By THE NATION
His move appeared to inspire another yesterday as Myanmar Buddhist nationalists rallied outside the Thai embassy in Yangon. More than 100 people, including dozens of robe-clad monks, gathered |waving Buddhist and national flags and chanting: “May the teachings of the Buddha and Dhammakaya temple stay alive forever.”
“If the monastery is destroyed, the Buddhist religion will disappear in Thailand,” protesting monk Thu Mingala told AFP.
Posted on his Facebook page, Wirathu said some 200 monks and lay Buddhists gathered in Mandalay to support the temple. They held posters saying “Pray for Buddhists in Thailand [that the] Dhammakaya abbot may [have a] safe, healthy and long life”.
The Myanmar monk also posted a message on Facebook denouncing the Thai military government under Prime Minister Prayut Chan-o-cha, saying “Sasanar (religion) Destroyer ‘Prayut’s Government’ Get Out Immediately From Dhammakaya”.
The extremist Buddhist organisation, known as Ma Ba Tha in Myanmar, has played a prominent anti-Muslim role in the country over past years. The monk and his group made hate speeches against Muslims.
Labelling himself as a radical Buddhist, Wirathu, 48, was arrested and sentenced to 25 years in prison in 2003 for his sermons and for leading the militant movement called 969.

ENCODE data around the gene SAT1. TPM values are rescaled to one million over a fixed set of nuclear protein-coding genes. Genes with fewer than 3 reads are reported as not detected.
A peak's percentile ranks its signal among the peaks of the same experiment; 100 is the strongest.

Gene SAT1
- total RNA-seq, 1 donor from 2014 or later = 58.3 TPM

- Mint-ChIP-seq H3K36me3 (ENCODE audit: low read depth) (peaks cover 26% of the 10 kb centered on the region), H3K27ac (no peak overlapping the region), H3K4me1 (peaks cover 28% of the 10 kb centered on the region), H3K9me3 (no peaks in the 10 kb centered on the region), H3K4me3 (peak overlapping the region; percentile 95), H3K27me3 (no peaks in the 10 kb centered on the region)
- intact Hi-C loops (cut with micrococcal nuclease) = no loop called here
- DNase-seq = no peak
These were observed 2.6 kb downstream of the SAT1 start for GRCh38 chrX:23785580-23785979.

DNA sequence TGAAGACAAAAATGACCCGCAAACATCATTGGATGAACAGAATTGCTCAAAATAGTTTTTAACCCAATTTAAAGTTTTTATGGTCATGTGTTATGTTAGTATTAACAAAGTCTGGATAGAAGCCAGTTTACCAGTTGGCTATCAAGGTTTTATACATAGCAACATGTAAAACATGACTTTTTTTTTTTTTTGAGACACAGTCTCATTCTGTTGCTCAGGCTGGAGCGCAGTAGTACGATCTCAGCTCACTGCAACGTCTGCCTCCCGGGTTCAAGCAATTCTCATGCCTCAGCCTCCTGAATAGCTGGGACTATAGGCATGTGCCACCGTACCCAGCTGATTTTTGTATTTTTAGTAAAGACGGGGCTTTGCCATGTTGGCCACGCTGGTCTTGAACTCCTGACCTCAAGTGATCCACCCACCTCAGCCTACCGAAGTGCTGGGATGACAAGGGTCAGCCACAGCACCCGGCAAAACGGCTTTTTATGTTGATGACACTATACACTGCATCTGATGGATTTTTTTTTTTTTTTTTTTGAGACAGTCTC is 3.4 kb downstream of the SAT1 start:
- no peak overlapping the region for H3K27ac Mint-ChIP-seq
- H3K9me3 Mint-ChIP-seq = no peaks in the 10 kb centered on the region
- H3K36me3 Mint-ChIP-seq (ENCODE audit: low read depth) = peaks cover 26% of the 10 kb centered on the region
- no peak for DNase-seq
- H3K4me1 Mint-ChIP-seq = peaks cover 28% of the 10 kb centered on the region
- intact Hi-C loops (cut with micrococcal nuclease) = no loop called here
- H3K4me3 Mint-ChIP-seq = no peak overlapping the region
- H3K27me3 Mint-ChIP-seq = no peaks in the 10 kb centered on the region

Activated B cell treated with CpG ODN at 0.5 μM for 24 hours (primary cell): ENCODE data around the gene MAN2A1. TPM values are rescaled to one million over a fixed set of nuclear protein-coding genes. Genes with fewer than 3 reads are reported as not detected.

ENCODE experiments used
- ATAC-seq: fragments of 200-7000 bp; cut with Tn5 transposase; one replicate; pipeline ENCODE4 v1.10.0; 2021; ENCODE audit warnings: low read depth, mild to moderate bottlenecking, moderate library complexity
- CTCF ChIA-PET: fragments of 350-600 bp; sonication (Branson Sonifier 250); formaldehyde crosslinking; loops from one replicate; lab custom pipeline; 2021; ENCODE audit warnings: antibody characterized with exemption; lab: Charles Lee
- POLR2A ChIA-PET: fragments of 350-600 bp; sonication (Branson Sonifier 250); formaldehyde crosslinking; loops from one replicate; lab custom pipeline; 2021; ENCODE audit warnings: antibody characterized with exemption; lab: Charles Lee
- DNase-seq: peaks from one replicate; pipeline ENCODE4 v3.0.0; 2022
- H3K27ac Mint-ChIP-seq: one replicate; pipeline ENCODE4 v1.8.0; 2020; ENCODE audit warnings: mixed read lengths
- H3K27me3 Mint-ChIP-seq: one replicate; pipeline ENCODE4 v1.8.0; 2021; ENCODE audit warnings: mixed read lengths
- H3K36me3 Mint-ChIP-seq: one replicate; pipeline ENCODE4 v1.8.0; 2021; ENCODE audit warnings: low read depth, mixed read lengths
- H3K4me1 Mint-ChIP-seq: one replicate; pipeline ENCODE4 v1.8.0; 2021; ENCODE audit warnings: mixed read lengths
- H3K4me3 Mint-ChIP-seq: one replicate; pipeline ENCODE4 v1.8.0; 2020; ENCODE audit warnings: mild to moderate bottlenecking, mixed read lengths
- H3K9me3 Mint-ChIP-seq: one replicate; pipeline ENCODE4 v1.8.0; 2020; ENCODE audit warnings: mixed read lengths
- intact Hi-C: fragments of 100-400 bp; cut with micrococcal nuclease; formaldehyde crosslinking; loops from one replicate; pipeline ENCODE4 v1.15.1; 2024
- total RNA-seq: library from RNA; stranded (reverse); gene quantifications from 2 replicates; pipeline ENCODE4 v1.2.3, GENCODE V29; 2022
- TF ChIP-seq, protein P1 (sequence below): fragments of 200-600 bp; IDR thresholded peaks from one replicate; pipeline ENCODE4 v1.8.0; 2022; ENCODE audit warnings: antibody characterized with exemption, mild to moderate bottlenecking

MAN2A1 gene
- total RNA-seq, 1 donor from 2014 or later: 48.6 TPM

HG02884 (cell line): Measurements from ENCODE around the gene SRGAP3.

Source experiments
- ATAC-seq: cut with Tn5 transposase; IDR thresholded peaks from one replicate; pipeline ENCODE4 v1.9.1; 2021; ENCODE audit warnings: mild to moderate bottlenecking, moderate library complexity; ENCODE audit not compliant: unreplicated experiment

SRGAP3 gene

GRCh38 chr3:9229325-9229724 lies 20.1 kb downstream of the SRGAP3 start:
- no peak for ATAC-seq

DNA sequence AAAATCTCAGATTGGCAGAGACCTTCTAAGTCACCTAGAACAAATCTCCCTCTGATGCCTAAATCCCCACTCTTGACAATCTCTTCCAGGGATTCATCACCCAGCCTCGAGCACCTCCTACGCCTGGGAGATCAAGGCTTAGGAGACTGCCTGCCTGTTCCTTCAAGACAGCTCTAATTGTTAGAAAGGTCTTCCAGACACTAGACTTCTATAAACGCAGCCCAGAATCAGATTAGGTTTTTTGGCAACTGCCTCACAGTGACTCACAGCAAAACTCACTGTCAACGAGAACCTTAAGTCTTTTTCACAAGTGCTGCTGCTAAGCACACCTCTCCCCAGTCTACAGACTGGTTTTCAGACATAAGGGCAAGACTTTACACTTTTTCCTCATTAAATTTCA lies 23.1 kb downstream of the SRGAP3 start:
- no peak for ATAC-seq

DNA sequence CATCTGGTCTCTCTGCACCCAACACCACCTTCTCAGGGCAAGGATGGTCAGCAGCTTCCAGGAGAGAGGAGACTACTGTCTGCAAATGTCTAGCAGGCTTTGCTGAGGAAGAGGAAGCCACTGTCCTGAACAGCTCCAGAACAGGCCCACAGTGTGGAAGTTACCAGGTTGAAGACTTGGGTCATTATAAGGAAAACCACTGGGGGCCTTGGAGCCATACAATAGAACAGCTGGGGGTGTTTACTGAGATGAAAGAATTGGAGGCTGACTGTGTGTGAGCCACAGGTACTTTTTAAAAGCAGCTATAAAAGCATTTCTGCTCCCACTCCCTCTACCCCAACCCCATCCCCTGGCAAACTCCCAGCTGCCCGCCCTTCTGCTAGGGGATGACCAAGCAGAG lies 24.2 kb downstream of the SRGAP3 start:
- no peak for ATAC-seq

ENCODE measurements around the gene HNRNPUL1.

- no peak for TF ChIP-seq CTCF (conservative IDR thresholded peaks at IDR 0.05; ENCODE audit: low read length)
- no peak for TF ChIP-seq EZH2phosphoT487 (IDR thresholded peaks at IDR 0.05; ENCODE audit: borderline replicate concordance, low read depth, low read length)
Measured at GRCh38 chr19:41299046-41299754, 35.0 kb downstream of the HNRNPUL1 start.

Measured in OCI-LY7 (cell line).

He was released in 2011 under government amnesty and made his name when Thein Sein took the helm of a quasi-civilian administration and allowed a certain degree of freedom of expression.
In 2012, when the conflict between Buddhists and Muslim erupted in Myanmar, Wirathu and his organisation led a rally calling on then President Thein Sein to deport Rohingya Muslims to a third country. Since then a number of Muslims have been killed in sectarian riots and hundreds of thousands have been displaced.
Time magazine, in its July 1, 2013, edition, put him on their front cover with the headline: “The Face of Buddhist Terror?”
While it remained unclear how strong his relationship is with the Dhammakaya Temple and former abbot Dhammachayo, Wirathu exposed some of his ties with the controversial temple when he joined activities during Makha Bucha Day in February last year.
On the same visit, Wirathu attended a seminar on Crisis in the Buddhist World at the Asian Institute of Technology Conference Centre, which was hosted by World Alliance of Buddhist Leaders on February 23 last year.
Representing the Ma Ba Tha organisation, he received a World Buddhist Outstanding Leader Award during the seminar.